The Communist Party will be standing in a handful of constituencies across the country in the forthcoming general election, including Ben Stevenson’s candidacy in Croydon North. Why make the effort when this intervention is unlikely to influence the outcome?

The large Parties, the ones that will form, alone or in coalition, the next government, are, with the exception of the Greens, essentially election machines. They are under the control of their leaderships, have little internal democracy and exist to secure for these leaderships high office.  The leaderships are dependent on funding from commercial interests – i.e. ‘capital’ and thus, reflect the requirements of these interests – consciously by the more self-interested from amongst their ranks and unwittingly by a few mistaken idealists. This illustrates the function of ‘democracy’ under capitalism: to manage the system in the interests of capital while giving the impression that the ‘will of the people’ is being expressed. The Greens, on the other hand, are in a transitionary situation. They still reflect the interests of their members who are fired with idealistic intention. They seek to promote a number of important and progressive policies, especially the vital need to curb global warming – an issue the other big parties choose to ignore as it conflicts with the commercial interests on which they depend. The problem for the Greens is that idealism is not enough. As they grow, they will face a choice: either allow themselves to be penetrated by commercial interests; or fuse with the only significant counterbalance to those interests in capitalism – the organised working class. Meanwhile, attractive as many of their policies are, voters need to be careful that voting for them in particular constituencies does not let the despicable Tories in.

Where does the Communist Party fit into this political structure? Our sole purpose, as originally set out by Karl Marx in the Communist Manifesto, is to provide leadership to the working class including the trade unions and that residual element within the Labour Party which retains an interest in representing ordinary working people. It is not to manage the capitalist system better. We are not interested in promoting our leadership, even our splendid candidate in Croydon North, Ben Stevenson, to positions of personal power within an unchanged system; and we distance ourselves from the tainted and conditional support so readily available from the capitalists. Nor are we interested in coalitions. The fate awaiting the benighted Lib-Dems demonstrates the price of joining a coalition as a junior partner and trading cabinet seats for election promises.

So, given this background, why are we standing? First, we are a democratic party and the members have decided that we should contest some seats. The intention is that, by this intervention, we will shift the debate leftward and strengthen the resolve of Labour candidates to support progressive policies such as stopping TTIP in its tracks, saving the NHS, abolishing the anti-trade union legislation, saving the environment and the other issues raised by Croydon TUC which I described in my blog last week. More important, however, for the Communist Party, unlike the other parties standing in this election, this is just the start of our campaign. The next government, whether it is the Tories, Labour, a coalition or even UKIP, will have no idea how to address the issues we face  other than by squeezing workers, their families, the unemployed, the sick and disadvantaged even harder than they have been doing for the last five years. Under the next government, even a majority Labour administration, inequality will continue to grow, the NHS will continue to disintegrate and our economic woes will continue to escalate. But the Communist Party will still be here: on the streets; speaking to you through the pages of the Morning Star; on the internet; in the trade unions; and. locally but not least, by helping to organise the Croydon Assembly which will reconvene at Ruskin House on 6 July. Watch this space!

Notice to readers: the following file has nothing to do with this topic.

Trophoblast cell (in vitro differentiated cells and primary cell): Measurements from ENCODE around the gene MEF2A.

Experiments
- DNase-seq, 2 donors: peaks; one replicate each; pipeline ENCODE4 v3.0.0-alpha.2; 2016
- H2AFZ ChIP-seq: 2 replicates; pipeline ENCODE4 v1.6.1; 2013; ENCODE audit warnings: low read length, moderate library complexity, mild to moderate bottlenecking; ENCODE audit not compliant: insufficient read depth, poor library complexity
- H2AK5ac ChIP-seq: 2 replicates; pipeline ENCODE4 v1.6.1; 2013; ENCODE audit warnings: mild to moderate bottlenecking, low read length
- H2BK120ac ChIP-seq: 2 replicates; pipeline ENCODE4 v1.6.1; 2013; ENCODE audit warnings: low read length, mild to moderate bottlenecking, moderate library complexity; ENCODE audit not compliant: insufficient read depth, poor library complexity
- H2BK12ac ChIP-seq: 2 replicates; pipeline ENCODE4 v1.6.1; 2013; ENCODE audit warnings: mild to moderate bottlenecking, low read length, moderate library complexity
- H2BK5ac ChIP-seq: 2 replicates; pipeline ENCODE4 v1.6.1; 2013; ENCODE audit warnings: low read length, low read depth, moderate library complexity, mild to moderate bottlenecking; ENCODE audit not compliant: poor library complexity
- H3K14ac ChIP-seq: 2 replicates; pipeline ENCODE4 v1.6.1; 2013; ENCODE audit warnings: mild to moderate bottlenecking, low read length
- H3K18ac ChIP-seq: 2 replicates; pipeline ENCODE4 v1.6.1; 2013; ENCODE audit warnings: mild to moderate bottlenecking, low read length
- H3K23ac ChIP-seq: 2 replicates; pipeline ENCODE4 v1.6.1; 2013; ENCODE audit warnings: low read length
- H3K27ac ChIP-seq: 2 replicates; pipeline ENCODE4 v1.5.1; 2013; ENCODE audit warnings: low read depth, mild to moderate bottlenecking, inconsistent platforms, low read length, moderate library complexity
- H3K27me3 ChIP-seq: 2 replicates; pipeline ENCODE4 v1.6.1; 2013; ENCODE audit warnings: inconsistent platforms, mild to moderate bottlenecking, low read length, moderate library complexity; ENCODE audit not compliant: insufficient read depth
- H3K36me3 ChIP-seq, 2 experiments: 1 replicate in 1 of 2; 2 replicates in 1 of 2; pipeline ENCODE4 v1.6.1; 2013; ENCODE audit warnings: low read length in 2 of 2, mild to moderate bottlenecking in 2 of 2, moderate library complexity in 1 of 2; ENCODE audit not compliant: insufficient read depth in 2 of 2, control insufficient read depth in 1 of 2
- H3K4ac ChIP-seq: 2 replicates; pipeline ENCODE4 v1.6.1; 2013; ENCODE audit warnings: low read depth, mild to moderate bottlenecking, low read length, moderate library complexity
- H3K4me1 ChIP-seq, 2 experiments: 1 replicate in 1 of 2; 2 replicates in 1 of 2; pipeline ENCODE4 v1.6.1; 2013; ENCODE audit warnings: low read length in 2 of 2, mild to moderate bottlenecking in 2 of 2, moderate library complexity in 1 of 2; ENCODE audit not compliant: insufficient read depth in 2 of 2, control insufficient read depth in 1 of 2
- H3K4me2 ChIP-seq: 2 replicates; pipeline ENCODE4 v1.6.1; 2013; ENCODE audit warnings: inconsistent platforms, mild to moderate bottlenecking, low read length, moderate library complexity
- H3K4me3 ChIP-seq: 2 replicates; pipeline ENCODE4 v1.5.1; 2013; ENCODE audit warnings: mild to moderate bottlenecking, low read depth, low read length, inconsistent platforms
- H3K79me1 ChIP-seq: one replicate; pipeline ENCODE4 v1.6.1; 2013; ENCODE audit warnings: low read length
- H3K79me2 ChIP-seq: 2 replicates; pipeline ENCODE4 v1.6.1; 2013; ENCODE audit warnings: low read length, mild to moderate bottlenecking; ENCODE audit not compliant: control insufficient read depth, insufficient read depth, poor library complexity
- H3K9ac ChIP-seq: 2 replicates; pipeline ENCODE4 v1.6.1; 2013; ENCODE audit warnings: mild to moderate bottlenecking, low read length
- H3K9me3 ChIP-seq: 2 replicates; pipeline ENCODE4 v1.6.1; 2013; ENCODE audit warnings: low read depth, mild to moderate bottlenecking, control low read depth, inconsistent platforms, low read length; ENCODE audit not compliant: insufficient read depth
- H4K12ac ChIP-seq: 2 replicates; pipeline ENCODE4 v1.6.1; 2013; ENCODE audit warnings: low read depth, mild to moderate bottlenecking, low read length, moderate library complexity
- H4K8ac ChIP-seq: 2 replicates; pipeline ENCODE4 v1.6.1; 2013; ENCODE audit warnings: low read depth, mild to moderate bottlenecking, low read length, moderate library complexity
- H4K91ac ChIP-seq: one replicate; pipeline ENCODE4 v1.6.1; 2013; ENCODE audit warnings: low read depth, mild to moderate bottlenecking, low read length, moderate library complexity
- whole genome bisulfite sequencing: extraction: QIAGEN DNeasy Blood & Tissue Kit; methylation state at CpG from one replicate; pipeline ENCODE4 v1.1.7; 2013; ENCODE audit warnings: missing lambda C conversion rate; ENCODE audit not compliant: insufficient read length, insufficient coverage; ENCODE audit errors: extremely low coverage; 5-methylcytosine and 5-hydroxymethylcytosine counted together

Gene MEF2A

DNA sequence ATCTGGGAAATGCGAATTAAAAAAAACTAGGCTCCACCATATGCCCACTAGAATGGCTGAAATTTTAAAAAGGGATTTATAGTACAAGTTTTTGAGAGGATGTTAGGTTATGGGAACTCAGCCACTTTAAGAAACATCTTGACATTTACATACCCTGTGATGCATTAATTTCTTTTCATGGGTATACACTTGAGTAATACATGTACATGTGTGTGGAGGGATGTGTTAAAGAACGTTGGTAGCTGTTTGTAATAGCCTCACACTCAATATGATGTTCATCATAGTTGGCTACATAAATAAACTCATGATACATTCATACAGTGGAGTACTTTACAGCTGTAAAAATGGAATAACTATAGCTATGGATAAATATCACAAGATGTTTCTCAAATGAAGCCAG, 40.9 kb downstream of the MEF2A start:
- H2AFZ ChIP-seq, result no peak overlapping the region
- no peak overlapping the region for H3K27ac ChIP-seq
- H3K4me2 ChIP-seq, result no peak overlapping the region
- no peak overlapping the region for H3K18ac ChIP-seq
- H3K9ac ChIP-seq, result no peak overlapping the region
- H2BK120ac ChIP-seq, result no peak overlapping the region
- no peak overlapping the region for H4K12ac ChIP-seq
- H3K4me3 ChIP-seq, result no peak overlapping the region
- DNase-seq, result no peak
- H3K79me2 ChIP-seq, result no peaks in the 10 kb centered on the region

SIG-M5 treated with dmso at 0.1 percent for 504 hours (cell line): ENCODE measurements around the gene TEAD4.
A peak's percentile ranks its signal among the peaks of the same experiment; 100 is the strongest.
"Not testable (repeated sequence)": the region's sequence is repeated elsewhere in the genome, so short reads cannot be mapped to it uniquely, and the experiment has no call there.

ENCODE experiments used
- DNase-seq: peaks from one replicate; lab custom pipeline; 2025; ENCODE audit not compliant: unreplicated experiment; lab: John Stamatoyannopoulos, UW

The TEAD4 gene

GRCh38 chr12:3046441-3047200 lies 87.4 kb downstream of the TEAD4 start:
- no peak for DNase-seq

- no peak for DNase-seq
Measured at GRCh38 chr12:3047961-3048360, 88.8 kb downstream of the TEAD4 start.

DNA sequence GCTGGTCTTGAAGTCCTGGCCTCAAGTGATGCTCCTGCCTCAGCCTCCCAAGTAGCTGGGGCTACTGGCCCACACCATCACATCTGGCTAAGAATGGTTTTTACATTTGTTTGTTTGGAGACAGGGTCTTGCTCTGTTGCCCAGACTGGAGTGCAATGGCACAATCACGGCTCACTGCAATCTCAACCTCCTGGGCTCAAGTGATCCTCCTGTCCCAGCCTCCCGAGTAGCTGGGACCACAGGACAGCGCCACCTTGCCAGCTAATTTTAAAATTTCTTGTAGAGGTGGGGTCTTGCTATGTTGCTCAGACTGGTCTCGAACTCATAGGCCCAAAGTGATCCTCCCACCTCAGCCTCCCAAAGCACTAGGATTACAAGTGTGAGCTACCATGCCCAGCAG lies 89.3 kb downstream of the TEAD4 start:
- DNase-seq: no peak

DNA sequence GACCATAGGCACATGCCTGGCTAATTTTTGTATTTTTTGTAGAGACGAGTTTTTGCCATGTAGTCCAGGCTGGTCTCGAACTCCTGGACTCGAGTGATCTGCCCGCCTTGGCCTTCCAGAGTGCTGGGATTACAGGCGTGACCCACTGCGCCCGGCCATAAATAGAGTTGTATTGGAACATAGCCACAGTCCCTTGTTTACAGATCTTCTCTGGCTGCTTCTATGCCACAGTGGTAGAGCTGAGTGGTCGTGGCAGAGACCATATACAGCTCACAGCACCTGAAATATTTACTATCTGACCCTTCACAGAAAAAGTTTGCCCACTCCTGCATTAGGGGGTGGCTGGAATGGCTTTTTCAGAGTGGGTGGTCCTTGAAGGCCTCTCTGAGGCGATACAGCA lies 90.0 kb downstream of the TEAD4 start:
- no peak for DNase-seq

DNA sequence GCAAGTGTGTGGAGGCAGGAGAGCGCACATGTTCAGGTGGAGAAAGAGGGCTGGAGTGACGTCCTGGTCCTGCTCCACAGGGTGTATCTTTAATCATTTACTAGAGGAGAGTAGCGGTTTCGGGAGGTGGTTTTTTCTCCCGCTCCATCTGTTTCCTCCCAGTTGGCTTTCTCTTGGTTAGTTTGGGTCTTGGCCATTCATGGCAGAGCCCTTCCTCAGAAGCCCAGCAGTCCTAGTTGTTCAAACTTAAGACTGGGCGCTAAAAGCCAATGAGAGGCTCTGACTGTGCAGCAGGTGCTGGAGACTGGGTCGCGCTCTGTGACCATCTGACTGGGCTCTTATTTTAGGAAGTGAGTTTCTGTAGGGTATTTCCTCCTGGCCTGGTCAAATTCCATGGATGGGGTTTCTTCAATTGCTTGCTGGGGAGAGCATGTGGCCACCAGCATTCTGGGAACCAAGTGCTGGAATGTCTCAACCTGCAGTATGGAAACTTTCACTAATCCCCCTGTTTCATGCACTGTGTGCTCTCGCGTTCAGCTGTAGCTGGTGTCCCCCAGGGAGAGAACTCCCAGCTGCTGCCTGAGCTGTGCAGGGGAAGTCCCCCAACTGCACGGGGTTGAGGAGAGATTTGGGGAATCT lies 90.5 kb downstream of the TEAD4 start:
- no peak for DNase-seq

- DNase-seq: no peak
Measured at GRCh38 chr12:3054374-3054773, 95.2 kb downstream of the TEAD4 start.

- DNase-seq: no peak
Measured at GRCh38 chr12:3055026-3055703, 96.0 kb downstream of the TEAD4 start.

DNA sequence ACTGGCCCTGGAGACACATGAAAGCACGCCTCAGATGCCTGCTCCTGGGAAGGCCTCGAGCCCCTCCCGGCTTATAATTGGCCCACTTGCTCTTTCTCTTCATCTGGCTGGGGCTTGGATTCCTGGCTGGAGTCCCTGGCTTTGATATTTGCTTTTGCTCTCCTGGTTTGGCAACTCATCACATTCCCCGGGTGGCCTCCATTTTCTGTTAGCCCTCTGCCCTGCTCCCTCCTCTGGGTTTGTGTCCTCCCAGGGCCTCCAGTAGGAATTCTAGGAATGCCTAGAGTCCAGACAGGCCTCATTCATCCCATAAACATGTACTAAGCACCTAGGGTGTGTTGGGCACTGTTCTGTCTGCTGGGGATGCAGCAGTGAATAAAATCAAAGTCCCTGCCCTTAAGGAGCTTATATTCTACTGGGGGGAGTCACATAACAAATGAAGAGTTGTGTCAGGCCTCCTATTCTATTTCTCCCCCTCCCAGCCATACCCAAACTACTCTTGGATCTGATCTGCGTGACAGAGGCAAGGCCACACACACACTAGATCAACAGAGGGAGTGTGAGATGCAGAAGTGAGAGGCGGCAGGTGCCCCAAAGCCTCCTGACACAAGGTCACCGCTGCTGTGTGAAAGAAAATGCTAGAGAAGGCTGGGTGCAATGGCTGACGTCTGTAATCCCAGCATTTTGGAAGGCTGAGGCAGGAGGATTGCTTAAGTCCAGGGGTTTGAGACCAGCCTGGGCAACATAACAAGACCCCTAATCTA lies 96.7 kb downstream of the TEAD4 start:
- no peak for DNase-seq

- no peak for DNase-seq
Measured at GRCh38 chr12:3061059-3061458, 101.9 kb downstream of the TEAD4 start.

Croydon Communist Party met this week to agree the key election message for Ben Stevenson’s general election campaign in Croydon North:


For a people’s Britain, not a bankers’ Britain – the people of Croydon cannot afford capitalism


Ben Stevenson also became the first candidate to declare his support for the entire ten point programme endorsed this week by Croydon TUC. This calls on candidates to commit, if elected, to vote in parliament to:


  1. End cuts in public services, pensions and welfare and restore grants for students.
  1. Replace the minimum wage with a living wage – currently £9.15 per hour in London and £7.85 per hour elsewhere
  1. Take public utilities including railways back into public ownership.
  1. Cease the underfunding and back-door privatisation of the NHS.
  1. Repeal all anti-trade union legislation.
  1. Scrap Trident and oppose any more military adventures.
  1. Bring all state education, including academies and free schools, back under the democratic control of local authorities.
  1. Build council houses and reform the private sector with rent controls and security of tenure.
  1. Oppose TTIP.
  1. Pay for this programme by taxing the rich and clamping down on tax avoidance and evasion by businesses.

Pressure will now fall on other candidates in Croydon to declare where they stand on these issues. True progressives will, of course, have little difficulty in endorsing the entire programme, while the Tories, their doomed former collaborators the Lib Dems and the UKIP uber-Tories will recoil at the very thought of endorsing any of them. It will, however, be interesting to see if any of the Labour candidates have enough socialist principles left and independence of mind to endorse any of these policies. We shall have to wait and see.